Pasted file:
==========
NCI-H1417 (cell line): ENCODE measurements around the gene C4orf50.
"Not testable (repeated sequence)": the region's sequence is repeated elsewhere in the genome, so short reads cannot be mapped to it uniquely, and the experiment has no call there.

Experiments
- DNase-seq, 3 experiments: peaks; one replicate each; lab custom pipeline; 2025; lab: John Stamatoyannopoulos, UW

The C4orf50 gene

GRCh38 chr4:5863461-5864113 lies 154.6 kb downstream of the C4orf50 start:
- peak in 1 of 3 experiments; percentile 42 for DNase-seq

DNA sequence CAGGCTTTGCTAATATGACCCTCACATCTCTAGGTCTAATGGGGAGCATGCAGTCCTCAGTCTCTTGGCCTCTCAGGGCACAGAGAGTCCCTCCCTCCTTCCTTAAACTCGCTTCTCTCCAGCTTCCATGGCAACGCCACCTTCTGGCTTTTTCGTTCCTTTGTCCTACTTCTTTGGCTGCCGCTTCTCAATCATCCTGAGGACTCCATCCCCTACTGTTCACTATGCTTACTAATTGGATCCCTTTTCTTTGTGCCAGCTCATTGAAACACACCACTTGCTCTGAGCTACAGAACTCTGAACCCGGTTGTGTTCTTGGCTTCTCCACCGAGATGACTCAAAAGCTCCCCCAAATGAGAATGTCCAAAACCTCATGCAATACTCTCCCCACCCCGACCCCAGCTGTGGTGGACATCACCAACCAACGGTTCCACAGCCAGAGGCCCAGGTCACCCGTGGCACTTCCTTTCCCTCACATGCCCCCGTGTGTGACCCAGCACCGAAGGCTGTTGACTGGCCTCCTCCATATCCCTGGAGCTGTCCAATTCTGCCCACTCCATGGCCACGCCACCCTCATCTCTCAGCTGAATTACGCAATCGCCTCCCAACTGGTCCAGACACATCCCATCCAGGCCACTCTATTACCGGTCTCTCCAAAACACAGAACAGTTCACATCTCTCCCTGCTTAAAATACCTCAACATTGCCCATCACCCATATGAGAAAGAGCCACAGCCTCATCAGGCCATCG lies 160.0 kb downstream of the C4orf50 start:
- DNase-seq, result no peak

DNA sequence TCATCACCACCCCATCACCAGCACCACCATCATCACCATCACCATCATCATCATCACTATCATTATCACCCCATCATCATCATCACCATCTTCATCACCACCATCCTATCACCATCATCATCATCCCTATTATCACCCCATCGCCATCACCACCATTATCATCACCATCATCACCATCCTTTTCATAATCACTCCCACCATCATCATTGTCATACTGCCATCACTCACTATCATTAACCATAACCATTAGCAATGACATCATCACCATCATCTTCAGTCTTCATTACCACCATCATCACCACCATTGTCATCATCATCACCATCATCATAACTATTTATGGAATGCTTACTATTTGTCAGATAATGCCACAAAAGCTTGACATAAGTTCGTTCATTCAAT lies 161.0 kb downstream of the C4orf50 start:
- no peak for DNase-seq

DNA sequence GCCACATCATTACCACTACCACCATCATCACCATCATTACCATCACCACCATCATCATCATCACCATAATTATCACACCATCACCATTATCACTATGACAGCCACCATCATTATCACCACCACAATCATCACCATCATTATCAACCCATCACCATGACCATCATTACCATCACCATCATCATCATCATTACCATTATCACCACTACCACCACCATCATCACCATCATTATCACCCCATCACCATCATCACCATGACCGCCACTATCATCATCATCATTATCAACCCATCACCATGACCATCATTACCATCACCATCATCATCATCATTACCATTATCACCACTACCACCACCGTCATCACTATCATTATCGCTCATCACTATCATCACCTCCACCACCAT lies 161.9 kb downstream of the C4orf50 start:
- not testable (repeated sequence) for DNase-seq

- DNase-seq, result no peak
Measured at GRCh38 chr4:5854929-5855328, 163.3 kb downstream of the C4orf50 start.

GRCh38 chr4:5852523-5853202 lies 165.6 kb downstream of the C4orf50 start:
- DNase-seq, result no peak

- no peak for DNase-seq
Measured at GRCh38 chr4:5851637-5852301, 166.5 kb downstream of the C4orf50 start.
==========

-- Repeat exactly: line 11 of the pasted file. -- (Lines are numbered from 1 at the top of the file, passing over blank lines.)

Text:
- no peak for DNase-seq